Monday, October 19, 2020

Bright Flight

There has always been some of it: folks moving from place to place in the metro region seeking a better education for their children. These "better schools" tended to correlate strongly with distance with taxes and home prices exhibit an equally strong but negative correlation leaving commute time the only limiting factor. 

The pandemic changed all that.

Large numbers are working remotely and like it. Companies' comfort level is on the rise as results show increased productivity alongside reduced costs. Traditional schools are on life support, teachers are remote but inept at distance education, student contact time is low and incessant demands for more money have only grown louder. In DeKalb, parents perhaps were convinced by years of educator messaging that teachers, classrooms and schools are critical to the excellent education they've been told their children deserve and thought they were receiving. Now these same parents who want their children back in those most excellent schools are pushing back against reluctant teachers by regurgitating the Kool-Aid and it isn't a pretty sight as the bartenders have no appetite for the drinks they were serving. 

Many parents are staring at a tax bill where upwards of seventy percent goes to schools that are essentially down for the count. "Hell no-We won't go" is a broken record they cannot tolerate hearing. Teachers aren't coming back. Parents, at least some, will be "migrating" towards education for their child. 

Who are these parents? Who are their children? Will these be those most at-risk, those most negatively impacted by teachers' partial strike or will the be those children whose parents have the means and the priorities to ensure the best for their children? When the best and brightest are driven from traditional public schools why would they ever return?

Thursday, October 15, 2020

Pandemic Delusion Syndrome

The pandemic seems to be closely related to some serious disturbances in the farce, with some new and some amplified continuations of previous farcical behaviours. Let's look at a few.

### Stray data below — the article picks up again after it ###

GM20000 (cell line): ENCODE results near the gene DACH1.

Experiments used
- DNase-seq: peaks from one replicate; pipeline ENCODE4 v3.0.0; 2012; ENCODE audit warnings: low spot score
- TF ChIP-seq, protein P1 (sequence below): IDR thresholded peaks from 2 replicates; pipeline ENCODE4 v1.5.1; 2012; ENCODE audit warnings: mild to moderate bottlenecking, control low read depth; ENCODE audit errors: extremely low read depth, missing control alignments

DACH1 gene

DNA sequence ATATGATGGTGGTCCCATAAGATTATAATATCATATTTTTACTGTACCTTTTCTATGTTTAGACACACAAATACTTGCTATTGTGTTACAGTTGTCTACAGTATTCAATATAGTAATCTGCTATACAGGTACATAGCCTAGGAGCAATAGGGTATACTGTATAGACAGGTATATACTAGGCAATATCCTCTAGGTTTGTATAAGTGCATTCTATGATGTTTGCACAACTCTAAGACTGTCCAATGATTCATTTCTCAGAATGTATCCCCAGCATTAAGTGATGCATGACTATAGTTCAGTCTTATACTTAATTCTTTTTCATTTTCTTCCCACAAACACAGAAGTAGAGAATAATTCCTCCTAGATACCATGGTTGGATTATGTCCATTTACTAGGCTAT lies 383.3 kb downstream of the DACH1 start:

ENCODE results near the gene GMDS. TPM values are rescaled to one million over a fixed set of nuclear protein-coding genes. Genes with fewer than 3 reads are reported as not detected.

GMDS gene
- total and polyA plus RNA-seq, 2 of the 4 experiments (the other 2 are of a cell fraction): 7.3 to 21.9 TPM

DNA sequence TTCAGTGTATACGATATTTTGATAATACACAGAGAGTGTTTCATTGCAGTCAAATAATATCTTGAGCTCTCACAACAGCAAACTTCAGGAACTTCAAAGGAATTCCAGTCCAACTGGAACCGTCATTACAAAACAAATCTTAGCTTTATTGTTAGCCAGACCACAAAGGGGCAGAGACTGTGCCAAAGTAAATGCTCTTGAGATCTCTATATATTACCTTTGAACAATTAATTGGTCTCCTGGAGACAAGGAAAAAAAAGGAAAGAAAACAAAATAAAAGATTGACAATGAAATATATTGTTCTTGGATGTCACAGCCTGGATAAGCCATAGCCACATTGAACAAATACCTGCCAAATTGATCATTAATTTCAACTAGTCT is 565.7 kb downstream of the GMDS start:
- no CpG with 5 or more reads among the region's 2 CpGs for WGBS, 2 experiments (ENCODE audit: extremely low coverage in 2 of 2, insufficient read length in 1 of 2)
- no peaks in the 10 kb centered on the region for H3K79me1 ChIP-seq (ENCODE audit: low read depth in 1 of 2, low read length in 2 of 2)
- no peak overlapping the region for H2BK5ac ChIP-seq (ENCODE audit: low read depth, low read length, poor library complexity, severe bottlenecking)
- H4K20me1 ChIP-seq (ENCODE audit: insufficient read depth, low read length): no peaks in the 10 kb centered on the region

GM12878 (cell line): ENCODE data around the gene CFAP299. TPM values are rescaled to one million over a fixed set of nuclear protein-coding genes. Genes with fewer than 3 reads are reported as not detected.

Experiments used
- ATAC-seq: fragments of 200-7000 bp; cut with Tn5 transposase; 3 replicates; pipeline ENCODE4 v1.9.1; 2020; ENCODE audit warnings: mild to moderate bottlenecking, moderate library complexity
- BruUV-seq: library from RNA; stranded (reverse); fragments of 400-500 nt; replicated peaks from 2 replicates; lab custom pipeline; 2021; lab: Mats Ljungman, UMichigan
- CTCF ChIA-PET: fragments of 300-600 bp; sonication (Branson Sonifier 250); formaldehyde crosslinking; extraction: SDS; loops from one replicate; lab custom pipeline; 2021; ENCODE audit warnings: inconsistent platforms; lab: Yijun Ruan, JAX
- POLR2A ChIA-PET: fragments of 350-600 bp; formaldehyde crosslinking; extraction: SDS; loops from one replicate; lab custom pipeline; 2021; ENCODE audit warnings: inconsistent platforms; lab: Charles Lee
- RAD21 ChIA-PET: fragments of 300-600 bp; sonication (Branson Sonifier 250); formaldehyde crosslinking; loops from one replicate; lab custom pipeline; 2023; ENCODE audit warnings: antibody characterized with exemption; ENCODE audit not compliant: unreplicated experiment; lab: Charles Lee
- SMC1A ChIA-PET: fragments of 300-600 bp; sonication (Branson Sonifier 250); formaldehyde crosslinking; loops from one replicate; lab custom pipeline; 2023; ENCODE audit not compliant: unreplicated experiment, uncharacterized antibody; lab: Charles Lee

Shocking to some is the rapid development and rollout of the picnic table app, to which TOD would simply say: make sure you pack your own picnic basket. What has some folks aghast is the fact that they've been at it for a decade now and still cannot get an app in place for identifying, tracking and resolving code violations. 

This leads immediately to the city's "enforce on complaint" which is employed whenever someone at the city feels like it. Complain about trucks violating the no-truck zone? Tough luck. Your neighbor keeping his motorized trailer in his driveway? Well there are about 1500 reasons for the city to jump on that. Some have suggested this is a follow the money issue as they have been told that there is not enough money is ticketing trucks. Frankly if Dunwoody were to apply appropriate fines there would be hell to pay with the folks at city hall who work on behalf of local businesses. 

And there are quite a few on our payroll working for business interests. We have a director of economic development and that's not to help out home-based businesses with their SLUP applications. Then there is the manager of business retention. Really. Now what do you suppose they do? After all doesn't "manager" mean there are employees being "managed?" Funny how there is no "manager of neighborhood preservation" or "director of resident satisfaction." Come to think of it, it really is NOT funny. 

Then there is the whole DPD kerfuffle, a raging dumpster fire that has become Dunwoody's version of the eternal flame. We've had police shootings with two "civilians" killed. There have been DWB and civil rights violations some yielding expensive court cases. If that's not enough we face a string of pending cases alleging  sexual harassment and the Top Cop will not answer questions about what he knew, when he knew it and if that wasn't until a lawyer dropped a dime, how he could be so clueless about what was going on under his nose. It is worth noting that he was not the candidate preferred by the Police Task Force and he has now lost support in the community with some calling for his resignation. Here's the punchline: the Top Cop's side hustle is coaching other cops on how to be a police chief every bit as good as he.